“A party of about 25 Jews, ten per cent of the number in Kenya were responsible for the partial destruction of the King David Hotel with loss of 90 lives,” read the letter.


Back in Palestine, the Jewish militancy was at its height and the British mandate in Palestine was also becoming unpopular back home and internationally. As a result, the British Government expressed its intentions of terminating the Mandate on May 14, 1948.

In essence, this meant that after the termination the British government was not going to have legal grounds to hold the detainees in Gilgil. There were also doubts on whether the detainees would be allowed into Palestine by the new authority after the British had left.

This threw the colonial government in Kenya and officials in London into panic on how to handle the detainees.

The governor of Kenya in particular, was not keen on having the “criminals” and told the authorities in London, who had dumped the detainees in Gilgil that the detainees should leave before May 15, 1948.


The fear was partly because Kenya’s colonial legislation wouldn’t cover the deportation of the Jewish militants after that date, unless a special law was enacted. This would leave the detainees stranded.

But the transfer of the detainees to Palestine wasn’t going to be an easy task — with military and political challenges to overcome.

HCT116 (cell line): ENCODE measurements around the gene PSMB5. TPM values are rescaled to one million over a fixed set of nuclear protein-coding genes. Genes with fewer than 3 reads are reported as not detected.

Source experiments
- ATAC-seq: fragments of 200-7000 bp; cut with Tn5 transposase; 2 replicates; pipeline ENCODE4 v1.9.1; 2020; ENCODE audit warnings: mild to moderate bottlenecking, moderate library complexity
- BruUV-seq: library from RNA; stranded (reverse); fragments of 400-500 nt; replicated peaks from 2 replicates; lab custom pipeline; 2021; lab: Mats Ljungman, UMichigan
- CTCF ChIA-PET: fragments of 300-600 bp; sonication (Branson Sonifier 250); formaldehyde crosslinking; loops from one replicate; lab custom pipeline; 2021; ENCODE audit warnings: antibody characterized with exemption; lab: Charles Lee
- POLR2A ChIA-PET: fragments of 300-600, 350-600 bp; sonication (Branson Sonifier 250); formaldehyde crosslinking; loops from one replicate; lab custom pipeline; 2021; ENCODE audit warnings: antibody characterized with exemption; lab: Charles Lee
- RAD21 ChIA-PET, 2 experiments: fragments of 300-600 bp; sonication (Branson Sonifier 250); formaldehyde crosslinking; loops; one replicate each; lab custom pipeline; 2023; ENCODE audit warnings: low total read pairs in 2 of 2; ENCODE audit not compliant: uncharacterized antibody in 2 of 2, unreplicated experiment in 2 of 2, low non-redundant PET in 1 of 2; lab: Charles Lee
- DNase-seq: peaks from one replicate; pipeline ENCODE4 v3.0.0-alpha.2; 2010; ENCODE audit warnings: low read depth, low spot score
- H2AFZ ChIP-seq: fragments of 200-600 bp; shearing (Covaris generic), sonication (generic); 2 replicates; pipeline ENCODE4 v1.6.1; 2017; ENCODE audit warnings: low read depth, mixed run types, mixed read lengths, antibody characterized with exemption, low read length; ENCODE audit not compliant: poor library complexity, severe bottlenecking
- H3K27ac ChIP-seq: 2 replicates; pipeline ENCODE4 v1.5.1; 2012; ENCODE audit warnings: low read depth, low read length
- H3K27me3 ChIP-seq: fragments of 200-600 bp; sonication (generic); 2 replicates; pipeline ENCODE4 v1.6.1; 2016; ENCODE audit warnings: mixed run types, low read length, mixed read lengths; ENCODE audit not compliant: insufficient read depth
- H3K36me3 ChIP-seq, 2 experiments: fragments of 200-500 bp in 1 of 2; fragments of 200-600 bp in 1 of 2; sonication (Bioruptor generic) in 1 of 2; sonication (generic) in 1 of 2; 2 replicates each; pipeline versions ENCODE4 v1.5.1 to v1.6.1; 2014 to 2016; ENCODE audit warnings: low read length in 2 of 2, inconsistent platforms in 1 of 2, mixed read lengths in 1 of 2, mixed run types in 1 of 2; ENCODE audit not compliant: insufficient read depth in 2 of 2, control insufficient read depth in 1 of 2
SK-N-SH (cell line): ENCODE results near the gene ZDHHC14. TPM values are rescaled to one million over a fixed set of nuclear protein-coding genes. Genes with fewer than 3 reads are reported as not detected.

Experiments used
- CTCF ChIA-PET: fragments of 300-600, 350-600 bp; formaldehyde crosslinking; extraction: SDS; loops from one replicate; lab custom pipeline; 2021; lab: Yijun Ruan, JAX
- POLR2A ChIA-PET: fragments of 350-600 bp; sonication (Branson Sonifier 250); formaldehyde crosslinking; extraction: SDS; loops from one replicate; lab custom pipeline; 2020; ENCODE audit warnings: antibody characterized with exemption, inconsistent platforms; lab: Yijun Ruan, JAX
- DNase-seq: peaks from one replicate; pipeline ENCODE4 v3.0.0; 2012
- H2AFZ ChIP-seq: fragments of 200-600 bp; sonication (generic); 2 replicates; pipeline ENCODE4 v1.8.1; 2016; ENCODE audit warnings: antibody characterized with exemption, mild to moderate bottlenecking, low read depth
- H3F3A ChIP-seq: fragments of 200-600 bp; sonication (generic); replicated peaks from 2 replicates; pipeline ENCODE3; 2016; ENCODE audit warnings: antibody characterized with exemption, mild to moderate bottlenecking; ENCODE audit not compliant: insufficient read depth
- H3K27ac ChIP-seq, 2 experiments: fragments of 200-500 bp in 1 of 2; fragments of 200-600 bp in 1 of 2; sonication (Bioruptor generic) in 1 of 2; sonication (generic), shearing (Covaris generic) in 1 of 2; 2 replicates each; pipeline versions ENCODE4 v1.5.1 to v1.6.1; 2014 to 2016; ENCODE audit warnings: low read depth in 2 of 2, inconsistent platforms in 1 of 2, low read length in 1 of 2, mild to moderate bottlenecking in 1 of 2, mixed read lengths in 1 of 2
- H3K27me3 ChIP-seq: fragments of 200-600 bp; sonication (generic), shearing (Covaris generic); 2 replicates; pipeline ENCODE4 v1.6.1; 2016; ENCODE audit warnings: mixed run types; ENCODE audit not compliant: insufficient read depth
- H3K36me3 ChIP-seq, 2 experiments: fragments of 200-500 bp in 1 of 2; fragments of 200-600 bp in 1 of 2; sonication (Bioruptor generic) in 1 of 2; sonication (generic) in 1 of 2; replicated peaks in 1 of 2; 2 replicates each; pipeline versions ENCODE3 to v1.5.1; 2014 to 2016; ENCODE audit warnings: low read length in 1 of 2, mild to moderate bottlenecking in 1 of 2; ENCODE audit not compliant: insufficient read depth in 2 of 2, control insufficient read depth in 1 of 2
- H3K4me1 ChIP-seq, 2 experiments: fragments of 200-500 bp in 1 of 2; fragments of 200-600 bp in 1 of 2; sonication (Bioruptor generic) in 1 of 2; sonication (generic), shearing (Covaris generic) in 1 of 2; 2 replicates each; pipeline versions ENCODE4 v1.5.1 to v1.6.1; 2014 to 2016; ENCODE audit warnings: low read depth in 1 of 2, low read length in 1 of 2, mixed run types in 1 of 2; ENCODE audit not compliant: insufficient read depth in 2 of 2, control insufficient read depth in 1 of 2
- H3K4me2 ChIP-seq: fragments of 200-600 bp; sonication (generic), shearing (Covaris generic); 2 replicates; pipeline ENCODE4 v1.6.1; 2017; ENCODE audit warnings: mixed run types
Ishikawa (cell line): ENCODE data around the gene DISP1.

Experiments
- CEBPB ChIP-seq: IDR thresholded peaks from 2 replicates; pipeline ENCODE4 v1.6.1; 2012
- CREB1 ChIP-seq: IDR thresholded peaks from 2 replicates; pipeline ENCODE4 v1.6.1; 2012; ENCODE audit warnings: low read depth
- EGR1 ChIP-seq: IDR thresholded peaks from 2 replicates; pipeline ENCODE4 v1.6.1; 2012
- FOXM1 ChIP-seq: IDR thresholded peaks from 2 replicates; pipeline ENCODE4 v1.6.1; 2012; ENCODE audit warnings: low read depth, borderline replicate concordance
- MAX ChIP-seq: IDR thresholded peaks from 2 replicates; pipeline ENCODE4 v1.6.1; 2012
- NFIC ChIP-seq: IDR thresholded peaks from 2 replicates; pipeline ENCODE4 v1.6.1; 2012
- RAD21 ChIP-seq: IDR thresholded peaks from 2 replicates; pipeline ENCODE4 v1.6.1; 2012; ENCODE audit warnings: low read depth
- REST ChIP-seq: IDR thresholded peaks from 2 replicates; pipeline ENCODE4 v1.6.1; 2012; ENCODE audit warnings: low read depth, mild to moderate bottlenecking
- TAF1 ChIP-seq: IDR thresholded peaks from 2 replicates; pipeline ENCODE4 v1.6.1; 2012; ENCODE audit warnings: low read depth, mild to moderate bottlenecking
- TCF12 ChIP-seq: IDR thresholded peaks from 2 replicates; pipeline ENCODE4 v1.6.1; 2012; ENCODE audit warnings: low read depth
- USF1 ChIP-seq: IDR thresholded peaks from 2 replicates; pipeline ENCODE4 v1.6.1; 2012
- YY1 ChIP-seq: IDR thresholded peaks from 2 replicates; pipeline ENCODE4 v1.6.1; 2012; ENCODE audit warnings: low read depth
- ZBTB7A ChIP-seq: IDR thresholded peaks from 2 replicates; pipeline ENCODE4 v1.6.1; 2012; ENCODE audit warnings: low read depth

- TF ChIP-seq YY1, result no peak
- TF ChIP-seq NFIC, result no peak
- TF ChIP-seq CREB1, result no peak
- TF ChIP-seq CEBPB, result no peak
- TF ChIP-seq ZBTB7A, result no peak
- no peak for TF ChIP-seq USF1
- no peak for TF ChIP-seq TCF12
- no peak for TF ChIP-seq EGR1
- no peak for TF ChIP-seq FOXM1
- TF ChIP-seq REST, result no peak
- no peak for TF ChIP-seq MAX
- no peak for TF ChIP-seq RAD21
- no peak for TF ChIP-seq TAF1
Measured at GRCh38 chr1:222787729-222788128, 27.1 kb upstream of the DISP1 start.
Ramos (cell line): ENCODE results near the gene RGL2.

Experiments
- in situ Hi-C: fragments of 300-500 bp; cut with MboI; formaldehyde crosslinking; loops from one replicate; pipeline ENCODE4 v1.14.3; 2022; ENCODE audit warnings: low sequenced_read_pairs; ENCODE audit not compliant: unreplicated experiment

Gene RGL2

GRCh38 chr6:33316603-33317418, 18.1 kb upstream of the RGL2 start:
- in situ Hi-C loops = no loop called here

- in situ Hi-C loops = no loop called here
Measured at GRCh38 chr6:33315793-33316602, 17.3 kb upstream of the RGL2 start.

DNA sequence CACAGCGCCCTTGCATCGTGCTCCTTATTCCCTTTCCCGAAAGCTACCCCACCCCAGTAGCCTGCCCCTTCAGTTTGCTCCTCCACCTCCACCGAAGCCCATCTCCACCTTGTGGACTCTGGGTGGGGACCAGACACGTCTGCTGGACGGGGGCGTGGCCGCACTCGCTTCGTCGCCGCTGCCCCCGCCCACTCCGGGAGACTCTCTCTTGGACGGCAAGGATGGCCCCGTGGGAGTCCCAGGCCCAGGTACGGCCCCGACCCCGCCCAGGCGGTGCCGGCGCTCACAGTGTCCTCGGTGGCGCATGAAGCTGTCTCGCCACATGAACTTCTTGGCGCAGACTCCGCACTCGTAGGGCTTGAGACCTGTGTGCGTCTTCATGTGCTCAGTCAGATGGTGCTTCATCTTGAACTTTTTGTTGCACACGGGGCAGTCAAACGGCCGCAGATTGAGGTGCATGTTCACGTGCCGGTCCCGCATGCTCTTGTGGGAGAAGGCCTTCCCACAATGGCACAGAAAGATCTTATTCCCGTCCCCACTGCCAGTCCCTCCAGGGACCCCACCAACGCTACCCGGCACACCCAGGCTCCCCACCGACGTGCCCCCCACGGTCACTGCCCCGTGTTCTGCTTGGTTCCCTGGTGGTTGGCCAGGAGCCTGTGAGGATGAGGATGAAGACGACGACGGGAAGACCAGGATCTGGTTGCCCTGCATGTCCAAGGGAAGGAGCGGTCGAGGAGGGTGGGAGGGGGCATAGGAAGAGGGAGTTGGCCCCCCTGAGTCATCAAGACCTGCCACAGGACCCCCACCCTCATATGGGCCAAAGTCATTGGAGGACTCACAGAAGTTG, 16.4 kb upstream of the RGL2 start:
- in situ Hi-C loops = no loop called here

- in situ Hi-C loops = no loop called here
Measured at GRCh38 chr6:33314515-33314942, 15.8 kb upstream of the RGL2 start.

The British feared that after years in detention in Eritrea and Kenya, the radical detainees were in vengeful mood and were likely to launch attacks on the British troops who were to withdraw from Palestine about a month after the termination of the Mandate.

The Director of Medical Services had visited the Gilgil detainees and warned that the atmosphere in the camp was disturbing and “that he and the camp commandant feared that unless some definite information regarding their return could be given at an early date then there was a high probability of a very serious incident taking place.”


British officials in London met and suggested that the transfer of the detainees ensure they arrived in Palestine “when the last withdrawal of British troops would take place” or at the “latest possible date before the military evacuation”.

The governor of Kenya was also asked to tell the detainees that it was not possible to transfer them to Palestine before the mandate is terminated.

Kenya’s deputy governor responded: “I do not see how we can agree to detainees remaining in Kenya, after May 15, 1948. If such a course were to be adopted, I am advised that the incidents resulting in bloodshed are bound to occur.”

He suggested that instead of holding the militant detainees in Gilgil after May 15, a slow ship should be hired to take them round the South African cape to buy time.

“If they left Mombasa by around 7th May, surely it would be possible to arrange for the ship not to reach Palestine until July.” 

Then they would be detained in the Haifa enclave until the departure of the British troops.

On March 5, 1948, the Colonial Office through assistant secretary in charge of the Eastern Department JD Higham officially announced that the Jewish detainees would be kept in Kenya after May 15.